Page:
If you reveal your class by your outrage at the very topic, you reveal it also by the way you define the thing that’s outraging you. At the bottom, people tend to believe that class is defined by the amount of money you have. In the middle, people grant that money has something to do with it, but think education and the kind of work you do almost equally important. Nearer the top, people perceive that taste, values, ideas, style, and behavior are indispensible criteria of class, regardless of money or occupation or education.”
Gov. Palin’s well-publicized personal story of achievement from modest beginnings is a quintessentially American success story in the tradition of Horatio Alger tales from the 19th century. Her authenticity and charisma explain her obvious appeal — for some of us at least.
For Parker and others, some parts of Gov. Palin’s story — such as her attending numerous community colleges before completing her bachelor’s degree in communications/journalism from the University of Idaho — represent an affront to their cherished — albeit unexamined — class prejudices and sensibilities. To such people, the Girl who would be Senator’s wealth and pedigree trump any actual accomplishments from upstarts like Sarah. In their eyes, Princess Caroline’s Columbia Law degree merely gives objective confirmation to their presumption of her superior intellect, just as Sarah’s less than stellar education somehow proves her inferiority.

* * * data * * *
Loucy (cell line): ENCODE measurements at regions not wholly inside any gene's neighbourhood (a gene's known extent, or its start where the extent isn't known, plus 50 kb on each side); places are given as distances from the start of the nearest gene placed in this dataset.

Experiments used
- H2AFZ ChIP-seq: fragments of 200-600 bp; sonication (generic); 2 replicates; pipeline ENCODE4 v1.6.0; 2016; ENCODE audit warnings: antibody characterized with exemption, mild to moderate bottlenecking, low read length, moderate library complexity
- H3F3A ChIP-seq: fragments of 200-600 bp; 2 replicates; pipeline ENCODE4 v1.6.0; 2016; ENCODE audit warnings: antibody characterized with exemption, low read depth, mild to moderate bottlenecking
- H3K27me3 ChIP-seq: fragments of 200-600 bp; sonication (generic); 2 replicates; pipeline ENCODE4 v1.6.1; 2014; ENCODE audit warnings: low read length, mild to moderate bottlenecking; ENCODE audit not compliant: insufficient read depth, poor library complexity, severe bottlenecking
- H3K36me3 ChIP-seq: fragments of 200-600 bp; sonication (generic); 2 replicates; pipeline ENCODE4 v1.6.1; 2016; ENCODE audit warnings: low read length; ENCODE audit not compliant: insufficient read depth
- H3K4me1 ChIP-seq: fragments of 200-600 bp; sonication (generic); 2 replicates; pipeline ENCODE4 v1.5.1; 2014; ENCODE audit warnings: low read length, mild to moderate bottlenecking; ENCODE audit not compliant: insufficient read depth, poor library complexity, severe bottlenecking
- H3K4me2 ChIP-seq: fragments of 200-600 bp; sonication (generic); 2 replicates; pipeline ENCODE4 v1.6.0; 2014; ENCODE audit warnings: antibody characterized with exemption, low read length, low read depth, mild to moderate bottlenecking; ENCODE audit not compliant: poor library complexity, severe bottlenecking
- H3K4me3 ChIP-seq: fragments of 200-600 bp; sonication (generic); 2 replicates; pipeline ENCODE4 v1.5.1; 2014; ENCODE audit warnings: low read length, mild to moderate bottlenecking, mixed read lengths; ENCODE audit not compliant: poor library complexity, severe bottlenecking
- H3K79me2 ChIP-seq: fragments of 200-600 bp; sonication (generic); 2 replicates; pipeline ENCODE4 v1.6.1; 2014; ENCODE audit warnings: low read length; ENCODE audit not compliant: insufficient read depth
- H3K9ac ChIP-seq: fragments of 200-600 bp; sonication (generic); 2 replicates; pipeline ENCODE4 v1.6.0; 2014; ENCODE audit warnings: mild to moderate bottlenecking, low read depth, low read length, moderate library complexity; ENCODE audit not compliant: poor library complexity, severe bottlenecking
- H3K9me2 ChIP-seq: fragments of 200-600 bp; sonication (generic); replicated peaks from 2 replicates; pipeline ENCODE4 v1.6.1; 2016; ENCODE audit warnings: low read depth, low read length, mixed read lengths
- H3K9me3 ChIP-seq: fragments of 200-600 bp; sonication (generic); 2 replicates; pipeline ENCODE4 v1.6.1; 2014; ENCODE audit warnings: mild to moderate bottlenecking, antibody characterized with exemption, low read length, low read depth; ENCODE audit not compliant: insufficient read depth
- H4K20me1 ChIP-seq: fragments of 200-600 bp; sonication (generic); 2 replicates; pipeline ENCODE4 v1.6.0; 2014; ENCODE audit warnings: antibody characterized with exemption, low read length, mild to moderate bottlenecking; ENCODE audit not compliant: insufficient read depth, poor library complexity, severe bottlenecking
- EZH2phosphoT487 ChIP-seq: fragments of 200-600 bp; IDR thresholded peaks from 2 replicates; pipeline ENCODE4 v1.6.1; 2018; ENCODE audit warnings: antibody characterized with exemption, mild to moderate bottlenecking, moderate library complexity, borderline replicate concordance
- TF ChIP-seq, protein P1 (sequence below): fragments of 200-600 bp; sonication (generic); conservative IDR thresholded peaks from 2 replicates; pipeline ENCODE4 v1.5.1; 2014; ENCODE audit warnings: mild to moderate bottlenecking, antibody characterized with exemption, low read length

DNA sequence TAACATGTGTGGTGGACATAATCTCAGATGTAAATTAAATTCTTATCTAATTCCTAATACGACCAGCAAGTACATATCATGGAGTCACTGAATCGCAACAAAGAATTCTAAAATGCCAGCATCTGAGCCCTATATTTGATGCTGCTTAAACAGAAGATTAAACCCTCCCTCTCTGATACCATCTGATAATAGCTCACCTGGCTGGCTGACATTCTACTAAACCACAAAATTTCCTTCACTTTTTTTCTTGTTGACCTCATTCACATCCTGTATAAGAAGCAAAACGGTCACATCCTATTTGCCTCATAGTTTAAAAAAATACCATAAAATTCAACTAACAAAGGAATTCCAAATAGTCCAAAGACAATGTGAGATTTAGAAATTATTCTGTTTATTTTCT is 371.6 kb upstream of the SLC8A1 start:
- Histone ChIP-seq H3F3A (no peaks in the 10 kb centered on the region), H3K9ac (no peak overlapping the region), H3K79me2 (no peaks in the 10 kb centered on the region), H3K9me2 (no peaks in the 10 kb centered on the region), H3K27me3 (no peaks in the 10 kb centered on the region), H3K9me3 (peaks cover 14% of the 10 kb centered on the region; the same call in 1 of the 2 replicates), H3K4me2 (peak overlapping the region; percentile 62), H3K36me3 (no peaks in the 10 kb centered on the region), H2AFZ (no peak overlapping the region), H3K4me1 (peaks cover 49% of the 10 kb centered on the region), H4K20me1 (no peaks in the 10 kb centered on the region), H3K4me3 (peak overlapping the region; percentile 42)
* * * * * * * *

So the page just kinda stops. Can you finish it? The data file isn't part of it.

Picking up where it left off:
Never mind that Sarah was thrust into the hostile limelight and 24/7 media scrutiny and emerged with so few real scars that pseudo-scandals and gaffes had to be manufactured against her. Never mind that Caroline’s “deer in the headlights” moments happened before fawning interviews with a friendly media, rather than the withering and witless inquisitions Palin endured from Charles Gibson and Katie Couric.
There’s a singular provincial mindset that grows not in Brooklyn, but in certain affluent neighborhoods of Manhattan. It is encapsulated in a famous
Hirschfeld sketch Saul Steinberg cover of The New Yorker that depicts the native New Yorker’s view of the world from 9th Avenue. At the forefront are the avenues of the Upper West Side. Above these are lesser shapes representing the Hudson River, followed by the hinterlands of New Jersey, then the rest of the U.S. (“flyover country”), with the Pacific Ocean and China, Japan and Russia included almost as an afterthought. Apropos of Tina Fey’s SNL Palin impersonation, in the Steinberg sketch, you really can see Russia from Caroline Kennedy’s house.
The late Scott Peck used to say that we all have our maps of reality, which are only as good as how well they represent reality. Those who view the world through Steinberg’s prismatic map tend to get uppity and upset when the Sarahs of the world venture beyond their assigned insignificant parts of the map and try to upstage the Carolines from their rightful place at the center of Everything.